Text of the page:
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A simple diagnostic device is enabling farmers in Cameroon to test for the deadly livestock disease Animal African Trypanosomiasis (AAT or Tryps).

AAT is caused mainly by two parasite species, Trypanosoma vivax and Trypanosoma congolense, which affect cattle in much of sub-Saharan Africa. However, according to veterinary experts, a new rapid field test can identify whether or not an animal is infected with the T. congolense or T. vivax strain through a single drop of blood, reducing the occurrence of misdiagnosis and helping farmers avoid costly expenditure on unsuitable treatments. Prior to the test, animals were only treated for AAT after showing vague clinical signs of the disease, which can be easily confused with other common problems such as tick-borne diseases, and often result in the use of the wrong product for the wrong disease. However, due to the test’s quick results, farmers do not need to wait for the appearance of clinical signs before treating the animal.

AAT is a major limiting factor in the development of animal production in Cameroon – as it is throughout the rest of sub-Saharan Africa. The disease is endemic in 40 African countries and accounts for up to a 50 per cent loss in milk and meat production on the continent. According to the Food and Agriculture Organization of the United Nations, losses associated with the disease in Africa are estimated at between US $1 and 5 billion annually. Clinical signs for AAT include weakness, lethargy, anaemia and fever, which lead to weight loss as well as fertility and milk reduction. However, symptoms alone do not allow for an accurate diagnosis, and diagnostics for AAT parasites are limited or may not produce accurate results.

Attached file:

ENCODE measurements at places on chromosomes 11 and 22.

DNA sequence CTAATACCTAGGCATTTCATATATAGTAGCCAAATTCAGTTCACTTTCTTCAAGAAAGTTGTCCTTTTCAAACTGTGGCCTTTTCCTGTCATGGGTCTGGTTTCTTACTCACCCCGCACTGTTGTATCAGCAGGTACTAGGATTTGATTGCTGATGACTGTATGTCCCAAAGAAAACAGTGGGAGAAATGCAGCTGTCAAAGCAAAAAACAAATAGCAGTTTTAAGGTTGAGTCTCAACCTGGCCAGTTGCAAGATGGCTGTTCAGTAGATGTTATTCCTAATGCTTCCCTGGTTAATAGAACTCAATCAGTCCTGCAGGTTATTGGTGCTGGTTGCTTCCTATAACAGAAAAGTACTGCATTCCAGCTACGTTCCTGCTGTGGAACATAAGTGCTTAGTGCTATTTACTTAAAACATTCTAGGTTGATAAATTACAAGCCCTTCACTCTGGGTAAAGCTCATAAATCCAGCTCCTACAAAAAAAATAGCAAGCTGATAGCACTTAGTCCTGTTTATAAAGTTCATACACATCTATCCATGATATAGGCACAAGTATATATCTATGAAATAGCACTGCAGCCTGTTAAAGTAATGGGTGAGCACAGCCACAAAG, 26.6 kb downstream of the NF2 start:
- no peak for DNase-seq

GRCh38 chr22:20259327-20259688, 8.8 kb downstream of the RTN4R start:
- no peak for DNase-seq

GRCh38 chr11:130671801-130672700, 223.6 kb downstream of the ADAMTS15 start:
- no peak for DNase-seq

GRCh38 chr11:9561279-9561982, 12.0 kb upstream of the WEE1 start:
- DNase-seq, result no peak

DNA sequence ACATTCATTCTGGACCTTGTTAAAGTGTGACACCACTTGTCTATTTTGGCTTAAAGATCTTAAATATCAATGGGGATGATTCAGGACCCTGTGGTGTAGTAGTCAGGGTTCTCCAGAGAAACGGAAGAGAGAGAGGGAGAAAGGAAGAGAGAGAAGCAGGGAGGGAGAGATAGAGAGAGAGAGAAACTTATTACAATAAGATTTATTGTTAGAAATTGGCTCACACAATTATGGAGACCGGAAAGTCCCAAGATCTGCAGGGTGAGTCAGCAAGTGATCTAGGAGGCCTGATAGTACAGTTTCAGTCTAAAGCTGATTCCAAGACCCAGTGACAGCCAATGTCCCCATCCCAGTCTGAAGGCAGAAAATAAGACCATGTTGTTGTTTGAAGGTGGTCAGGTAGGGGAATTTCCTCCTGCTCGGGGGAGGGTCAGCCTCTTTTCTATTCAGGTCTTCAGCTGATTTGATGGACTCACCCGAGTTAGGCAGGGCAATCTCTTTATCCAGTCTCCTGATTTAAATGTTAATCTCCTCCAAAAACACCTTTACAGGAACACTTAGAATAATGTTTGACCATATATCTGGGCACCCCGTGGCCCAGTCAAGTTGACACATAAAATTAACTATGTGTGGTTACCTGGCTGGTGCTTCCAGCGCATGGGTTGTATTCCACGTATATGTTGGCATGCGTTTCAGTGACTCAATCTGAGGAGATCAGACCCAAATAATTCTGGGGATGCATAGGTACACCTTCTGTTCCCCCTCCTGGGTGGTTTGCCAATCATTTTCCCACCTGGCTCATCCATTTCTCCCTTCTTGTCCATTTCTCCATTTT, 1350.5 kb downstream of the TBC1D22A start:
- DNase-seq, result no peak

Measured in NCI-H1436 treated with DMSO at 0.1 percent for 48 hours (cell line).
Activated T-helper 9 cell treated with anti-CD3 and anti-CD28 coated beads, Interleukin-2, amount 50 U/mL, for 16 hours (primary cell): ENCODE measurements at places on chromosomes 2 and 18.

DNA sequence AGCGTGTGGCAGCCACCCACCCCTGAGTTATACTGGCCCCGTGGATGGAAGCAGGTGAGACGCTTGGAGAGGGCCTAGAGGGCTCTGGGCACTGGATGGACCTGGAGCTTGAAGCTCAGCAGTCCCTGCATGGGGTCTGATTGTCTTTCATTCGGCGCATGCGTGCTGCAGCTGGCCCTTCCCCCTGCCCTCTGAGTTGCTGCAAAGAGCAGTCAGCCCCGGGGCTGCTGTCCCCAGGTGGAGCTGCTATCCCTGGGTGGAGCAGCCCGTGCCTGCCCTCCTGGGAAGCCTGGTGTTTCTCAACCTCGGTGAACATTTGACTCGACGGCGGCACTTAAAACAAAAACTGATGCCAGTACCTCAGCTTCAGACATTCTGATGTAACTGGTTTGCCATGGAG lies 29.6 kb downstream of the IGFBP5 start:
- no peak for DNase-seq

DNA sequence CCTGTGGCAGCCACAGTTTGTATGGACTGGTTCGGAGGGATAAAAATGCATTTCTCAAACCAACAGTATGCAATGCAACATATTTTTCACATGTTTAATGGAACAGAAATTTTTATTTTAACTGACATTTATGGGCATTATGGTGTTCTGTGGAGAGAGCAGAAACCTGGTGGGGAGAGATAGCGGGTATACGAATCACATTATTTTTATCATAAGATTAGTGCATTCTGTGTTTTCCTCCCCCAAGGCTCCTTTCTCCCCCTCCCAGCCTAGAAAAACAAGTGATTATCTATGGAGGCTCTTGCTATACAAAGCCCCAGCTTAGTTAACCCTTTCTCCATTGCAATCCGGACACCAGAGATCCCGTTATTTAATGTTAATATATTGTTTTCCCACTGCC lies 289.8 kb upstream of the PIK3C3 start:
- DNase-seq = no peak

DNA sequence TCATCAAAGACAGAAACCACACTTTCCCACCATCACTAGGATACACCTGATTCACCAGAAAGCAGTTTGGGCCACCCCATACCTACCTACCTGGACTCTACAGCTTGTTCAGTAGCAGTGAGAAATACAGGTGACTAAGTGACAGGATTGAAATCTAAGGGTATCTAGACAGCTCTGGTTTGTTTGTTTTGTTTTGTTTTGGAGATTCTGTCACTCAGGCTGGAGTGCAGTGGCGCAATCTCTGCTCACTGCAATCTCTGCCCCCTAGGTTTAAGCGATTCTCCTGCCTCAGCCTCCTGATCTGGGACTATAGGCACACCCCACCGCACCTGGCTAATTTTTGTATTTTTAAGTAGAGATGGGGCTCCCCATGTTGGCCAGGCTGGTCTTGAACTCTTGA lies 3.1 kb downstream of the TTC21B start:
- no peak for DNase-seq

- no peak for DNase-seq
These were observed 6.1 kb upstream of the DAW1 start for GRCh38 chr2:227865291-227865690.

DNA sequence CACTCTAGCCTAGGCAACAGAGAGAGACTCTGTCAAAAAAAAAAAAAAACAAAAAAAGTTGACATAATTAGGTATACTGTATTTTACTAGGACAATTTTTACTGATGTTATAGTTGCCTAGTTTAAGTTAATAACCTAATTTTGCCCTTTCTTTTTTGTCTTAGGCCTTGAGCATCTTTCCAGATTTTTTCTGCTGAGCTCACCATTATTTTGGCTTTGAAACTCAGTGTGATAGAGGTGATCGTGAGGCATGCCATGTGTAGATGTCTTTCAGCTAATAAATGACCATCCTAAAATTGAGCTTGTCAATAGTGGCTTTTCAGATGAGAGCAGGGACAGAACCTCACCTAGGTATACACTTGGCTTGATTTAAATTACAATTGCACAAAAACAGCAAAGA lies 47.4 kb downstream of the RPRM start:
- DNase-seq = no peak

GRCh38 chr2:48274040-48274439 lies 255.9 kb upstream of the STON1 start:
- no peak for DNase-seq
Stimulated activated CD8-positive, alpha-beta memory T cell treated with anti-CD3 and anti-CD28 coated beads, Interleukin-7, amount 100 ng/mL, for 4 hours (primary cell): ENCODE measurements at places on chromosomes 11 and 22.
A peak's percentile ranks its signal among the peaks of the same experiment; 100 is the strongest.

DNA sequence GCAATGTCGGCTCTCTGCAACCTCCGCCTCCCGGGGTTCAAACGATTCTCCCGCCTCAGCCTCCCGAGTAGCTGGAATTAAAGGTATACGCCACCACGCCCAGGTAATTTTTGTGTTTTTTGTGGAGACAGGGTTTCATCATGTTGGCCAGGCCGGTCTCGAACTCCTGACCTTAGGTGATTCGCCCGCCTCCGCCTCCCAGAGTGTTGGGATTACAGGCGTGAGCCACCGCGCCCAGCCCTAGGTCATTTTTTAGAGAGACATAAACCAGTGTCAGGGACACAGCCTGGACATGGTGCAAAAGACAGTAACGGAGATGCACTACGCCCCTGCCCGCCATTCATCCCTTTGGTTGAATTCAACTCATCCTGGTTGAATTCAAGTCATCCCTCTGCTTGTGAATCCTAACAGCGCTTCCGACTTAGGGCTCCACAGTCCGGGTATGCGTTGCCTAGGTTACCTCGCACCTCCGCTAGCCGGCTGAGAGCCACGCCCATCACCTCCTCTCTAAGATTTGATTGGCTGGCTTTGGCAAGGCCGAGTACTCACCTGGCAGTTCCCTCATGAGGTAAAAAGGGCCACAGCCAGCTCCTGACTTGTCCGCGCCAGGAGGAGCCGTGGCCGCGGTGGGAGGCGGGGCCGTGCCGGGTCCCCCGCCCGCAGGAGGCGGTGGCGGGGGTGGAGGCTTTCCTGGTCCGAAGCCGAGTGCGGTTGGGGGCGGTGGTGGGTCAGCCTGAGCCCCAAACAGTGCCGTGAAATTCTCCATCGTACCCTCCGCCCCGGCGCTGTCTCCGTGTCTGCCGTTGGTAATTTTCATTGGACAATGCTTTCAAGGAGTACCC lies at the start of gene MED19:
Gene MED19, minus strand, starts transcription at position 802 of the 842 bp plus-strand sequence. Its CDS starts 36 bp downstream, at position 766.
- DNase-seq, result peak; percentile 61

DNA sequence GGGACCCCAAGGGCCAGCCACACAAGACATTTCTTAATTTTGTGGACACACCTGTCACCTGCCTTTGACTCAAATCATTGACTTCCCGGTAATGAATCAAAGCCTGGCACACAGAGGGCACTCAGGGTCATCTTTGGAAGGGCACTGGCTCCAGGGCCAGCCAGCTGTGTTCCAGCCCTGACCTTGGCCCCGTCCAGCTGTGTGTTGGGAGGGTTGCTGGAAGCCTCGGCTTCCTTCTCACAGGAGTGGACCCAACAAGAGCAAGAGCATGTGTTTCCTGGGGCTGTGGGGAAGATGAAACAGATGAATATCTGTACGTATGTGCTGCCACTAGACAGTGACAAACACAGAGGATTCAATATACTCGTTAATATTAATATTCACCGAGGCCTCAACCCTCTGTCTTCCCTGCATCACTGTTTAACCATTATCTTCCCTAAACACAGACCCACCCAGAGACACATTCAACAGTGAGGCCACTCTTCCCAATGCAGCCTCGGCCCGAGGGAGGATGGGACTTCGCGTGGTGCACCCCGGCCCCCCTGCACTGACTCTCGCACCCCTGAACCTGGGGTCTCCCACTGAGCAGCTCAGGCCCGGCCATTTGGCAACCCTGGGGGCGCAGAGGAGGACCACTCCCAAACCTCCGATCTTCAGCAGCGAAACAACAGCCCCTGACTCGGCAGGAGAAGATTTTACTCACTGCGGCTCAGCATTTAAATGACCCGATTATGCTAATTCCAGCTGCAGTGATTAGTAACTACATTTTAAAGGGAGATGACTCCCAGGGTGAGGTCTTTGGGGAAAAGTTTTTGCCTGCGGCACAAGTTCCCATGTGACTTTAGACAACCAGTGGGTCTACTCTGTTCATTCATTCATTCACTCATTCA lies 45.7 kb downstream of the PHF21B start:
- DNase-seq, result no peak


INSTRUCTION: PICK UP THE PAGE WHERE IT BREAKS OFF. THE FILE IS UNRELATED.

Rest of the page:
Partnering for a practical solution

To address this issue, the Global Alliance for Livestock Veterinary Medicines (GALVmed) – a non-profit company that makes livestock vaccines accessible and affordable to smallholder farmers in Africa and South Asia – has worked with Ceva, the University of Bordeaux, the French research agency CIRAD and teams of researchers throughout East, West and Southern Africa to develop the first available rapid field diagnostic test against animal trypanosomosis in the world. This test, called VerY Diag, is able to quickly detect infection with the T. congolense and T. vivax strains.

GALVmed’s partner, major international animal health company Ceva, is now leading the initiative to increase the availability and reach of VerY Diag, which is now used in the Littoral, West, Northwest and Northern regions of Cameroon.

“The test now allows millions of smallholder cattle farmers an efficient way to test their cattle and provide the right cure,” says country representative, Dr Fidele Marcel Abena of Ceva Animal Health. The affordable device, does not require electricity or any additional equipment, making its deployment in resource-limited settings very practical.

Increasing incomes for livestock keepers